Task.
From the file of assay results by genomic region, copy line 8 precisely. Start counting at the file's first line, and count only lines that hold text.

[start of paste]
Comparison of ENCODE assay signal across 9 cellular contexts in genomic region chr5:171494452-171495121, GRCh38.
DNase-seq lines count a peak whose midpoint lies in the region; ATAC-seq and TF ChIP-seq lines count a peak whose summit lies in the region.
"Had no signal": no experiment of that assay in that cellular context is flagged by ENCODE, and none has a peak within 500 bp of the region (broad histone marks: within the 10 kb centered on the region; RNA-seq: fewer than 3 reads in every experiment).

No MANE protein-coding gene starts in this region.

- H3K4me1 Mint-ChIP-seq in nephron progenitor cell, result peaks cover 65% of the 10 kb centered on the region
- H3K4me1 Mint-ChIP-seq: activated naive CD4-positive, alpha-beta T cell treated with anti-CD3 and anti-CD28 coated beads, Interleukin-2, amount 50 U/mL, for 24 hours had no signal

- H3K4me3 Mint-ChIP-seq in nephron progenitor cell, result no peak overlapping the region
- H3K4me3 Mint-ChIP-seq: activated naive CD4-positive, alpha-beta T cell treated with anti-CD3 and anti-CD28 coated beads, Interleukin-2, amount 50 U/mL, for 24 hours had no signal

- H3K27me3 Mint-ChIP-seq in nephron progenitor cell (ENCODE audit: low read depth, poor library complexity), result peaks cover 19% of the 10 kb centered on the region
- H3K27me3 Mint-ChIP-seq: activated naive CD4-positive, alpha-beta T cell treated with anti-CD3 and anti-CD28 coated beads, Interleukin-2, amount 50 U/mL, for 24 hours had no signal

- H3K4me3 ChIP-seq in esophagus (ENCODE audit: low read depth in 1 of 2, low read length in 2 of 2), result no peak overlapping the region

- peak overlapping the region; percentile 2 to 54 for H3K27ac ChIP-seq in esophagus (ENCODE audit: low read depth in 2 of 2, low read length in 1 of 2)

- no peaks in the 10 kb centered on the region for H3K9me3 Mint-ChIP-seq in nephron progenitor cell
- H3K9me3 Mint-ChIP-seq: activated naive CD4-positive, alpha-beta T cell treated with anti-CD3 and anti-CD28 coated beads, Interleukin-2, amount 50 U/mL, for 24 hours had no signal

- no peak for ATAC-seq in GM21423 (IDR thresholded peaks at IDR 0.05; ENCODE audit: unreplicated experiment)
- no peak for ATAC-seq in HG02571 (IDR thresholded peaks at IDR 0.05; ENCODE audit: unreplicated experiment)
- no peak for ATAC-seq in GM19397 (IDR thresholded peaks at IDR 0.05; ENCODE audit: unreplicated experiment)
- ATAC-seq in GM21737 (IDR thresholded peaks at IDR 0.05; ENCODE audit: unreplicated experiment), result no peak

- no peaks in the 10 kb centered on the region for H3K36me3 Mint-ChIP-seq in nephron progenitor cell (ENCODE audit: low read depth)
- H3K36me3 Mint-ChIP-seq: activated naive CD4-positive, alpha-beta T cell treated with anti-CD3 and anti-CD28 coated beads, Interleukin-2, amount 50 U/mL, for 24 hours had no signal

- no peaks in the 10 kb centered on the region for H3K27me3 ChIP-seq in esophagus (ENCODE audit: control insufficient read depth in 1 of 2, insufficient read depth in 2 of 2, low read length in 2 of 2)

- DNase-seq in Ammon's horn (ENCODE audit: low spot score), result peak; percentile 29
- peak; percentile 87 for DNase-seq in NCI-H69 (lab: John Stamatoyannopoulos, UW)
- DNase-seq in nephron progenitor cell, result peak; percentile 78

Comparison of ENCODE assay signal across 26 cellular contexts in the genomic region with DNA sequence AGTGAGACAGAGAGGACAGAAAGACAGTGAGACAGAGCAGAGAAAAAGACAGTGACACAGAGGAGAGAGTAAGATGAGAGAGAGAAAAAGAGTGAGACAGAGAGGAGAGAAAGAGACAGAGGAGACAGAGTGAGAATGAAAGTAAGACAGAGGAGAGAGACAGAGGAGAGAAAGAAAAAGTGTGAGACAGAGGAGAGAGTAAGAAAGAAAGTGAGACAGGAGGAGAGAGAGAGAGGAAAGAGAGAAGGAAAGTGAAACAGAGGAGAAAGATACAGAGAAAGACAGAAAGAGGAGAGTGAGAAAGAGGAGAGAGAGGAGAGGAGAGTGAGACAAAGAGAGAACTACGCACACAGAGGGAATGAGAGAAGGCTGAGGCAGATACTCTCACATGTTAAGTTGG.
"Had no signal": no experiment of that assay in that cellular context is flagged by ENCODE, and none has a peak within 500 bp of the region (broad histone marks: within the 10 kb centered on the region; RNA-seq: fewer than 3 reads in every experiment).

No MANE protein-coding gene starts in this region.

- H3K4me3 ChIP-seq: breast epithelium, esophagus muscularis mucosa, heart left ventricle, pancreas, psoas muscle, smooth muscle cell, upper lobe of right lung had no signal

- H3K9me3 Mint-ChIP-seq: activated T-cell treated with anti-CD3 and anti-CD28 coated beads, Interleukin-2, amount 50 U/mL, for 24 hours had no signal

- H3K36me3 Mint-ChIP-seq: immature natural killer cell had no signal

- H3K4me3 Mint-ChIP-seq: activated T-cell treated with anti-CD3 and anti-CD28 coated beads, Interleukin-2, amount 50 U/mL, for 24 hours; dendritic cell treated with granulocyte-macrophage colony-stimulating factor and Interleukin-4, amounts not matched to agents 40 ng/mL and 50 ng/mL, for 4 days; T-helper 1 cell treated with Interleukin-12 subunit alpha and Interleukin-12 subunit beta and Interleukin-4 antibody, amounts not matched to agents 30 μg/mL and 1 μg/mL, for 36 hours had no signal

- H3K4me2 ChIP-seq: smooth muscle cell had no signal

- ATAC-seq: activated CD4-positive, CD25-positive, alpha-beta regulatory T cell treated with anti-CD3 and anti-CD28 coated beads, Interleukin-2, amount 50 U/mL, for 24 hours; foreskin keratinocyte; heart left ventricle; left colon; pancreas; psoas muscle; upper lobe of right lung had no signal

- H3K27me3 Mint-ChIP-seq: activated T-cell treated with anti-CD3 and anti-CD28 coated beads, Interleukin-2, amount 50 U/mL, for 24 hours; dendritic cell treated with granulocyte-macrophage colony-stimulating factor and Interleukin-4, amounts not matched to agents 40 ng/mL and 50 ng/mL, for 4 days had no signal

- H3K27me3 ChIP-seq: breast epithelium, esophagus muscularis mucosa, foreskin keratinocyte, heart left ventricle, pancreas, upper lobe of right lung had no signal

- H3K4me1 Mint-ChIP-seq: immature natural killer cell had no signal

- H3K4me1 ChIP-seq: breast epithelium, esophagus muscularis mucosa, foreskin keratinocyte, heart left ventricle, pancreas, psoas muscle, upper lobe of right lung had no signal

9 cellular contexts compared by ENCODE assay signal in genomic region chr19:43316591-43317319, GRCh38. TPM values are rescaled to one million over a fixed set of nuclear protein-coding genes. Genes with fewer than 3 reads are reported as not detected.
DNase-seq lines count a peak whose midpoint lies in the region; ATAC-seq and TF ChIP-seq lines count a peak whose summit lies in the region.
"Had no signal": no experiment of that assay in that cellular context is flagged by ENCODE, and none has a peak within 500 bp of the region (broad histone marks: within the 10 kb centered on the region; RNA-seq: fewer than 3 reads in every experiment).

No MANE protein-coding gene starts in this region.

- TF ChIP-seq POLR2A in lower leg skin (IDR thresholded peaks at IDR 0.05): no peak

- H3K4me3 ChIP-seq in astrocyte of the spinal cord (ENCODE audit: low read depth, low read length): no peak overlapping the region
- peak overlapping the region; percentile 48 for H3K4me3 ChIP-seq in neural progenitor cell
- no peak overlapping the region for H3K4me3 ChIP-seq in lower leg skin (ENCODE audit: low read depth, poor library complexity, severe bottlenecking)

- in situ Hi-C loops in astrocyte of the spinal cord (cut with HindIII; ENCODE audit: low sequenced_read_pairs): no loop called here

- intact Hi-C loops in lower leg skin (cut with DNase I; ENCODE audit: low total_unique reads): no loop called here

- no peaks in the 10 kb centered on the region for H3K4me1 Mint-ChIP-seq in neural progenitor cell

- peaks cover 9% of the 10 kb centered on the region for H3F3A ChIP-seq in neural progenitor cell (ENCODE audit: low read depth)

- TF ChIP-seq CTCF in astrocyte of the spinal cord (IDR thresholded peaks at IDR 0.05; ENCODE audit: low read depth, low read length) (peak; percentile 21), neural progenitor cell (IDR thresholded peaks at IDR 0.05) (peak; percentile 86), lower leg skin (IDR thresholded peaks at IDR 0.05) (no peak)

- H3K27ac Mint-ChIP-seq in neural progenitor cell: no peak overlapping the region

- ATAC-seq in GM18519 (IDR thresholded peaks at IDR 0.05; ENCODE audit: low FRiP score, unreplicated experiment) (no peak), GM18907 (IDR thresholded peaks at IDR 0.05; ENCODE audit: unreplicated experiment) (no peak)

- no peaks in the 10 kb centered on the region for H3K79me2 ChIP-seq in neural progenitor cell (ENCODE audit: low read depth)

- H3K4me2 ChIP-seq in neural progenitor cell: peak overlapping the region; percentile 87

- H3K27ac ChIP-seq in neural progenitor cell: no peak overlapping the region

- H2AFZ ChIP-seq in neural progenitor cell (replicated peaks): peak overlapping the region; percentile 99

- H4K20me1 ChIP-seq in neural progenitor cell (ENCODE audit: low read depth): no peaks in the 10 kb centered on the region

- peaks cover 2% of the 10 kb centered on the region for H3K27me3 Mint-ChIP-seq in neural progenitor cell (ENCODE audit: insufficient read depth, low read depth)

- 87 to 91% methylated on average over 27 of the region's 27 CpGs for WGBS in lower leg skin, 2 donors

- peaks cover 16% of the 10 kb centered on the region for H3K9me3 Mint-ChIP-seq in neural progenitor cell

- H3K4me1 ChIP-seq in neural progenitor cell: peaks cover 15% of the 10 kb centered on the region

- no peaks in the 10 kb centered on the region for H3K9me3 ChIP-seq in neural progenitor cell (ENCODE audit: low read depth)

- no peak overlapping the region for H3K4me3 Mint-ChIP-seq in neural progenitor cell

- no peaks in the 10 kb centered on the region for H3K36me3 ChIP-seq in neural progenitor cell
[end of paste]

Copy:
- H3K4me3 Mint-ChIP-seq: activated naive CD4-positive, alpha-beta T cell treated with anti-CD3 and anti-CD28 coated beads, Interleukin-2, amount 50 U/mL, for 24 hours had no signal